Wednesday, April 16, 2014
The Bayside neighborhood is in the news this week as city planners get ready to vote on final approvals for an ambitious redevelopment on long-vacant railyards along Somerset Street. Randy Billings had a good overview of the neighborhood's history and past redevelopment efforts on the cover of Monday's paper, and along with it we ran an old aerial photo of the neighborhood from around 1960, part of our new "Flashback" feature in which we share old negatives from the newspaper's archives at the Portland Public Library. The library has actually made prints of more than a dozen of these aerial photos and they're on view on the walls of the second floor reading room.
That photo came from a large-format negative, which gives the picture an amazing level of detail — as you zoom in on the interactive version here, you can make out individual business names on buildings throughout the neighborhood. And a look at those businesses from 50 years ago offers some intriguing insights about the past half-century's economic changes.
Here are some of the things I noticed:
Today, only one of those scrapyards is still in business: E. Perry Iron and Metal on Lancaster Street. The waste paper warehouse building is still there on the corner of Marginal Way and Preble Street, but now it's occupied by Trader Joe's.
The buildings of another scrapyard visible in the distance have been re-occupied by Bunker Brewing and Tandem Coffee Roasters. Century Tire is still in the same spot, but most of the junkyard has been replaced by a U.S. Postal Service warehouse. And even though we've gained some new empty lots since 1960, developers have constructed more than a dozen multi-story apartment and office buildings along Marginal Way and in the blocks behind City Hall since the year 2000.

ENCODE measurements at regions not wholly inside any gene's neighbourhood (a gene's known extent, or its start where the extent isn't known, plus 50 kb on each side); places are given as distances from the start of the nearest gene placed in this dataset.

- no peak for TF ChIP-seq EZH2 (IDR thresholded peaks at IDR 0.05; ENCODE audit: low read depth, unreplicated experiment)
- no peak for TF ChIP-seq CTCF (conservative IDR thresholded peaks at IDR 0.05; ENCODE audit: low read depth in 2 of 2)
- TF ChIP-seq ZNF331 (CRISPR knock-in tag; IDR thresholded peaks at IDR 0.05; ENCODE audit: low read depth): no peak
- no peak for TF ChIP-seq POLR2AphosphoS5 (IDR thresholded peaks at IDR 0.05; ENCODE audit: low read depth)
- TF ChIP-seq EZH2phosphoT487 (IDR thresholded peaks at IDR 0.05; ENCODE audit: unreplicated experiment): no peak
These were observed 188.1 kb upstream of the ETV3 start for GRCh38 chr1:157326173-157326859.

The state as a whole has transitioned from a manufacturing economy to one that's more oriented towards services like health care and retail, and what's happened in Bayside reflects those changes in a single neighborhood. The Bayside of 1960 was mostly dedicated to relatively low-value manufacturing industries. Judging by the overgrown waterfront lots it seems safe to assume that land values were low. The Bayside of 2013, on the other hand, is more valuable and more diversified, with retail services, medical offices, breweries, coffee roasters and restaurants mixed in among a few surviving vestiges of the industrial past.
Commercial Confidential tracks Maine's business leaders and economic indicators.
I'm an economics wonk and an online content producer for the Portland Press Herald.
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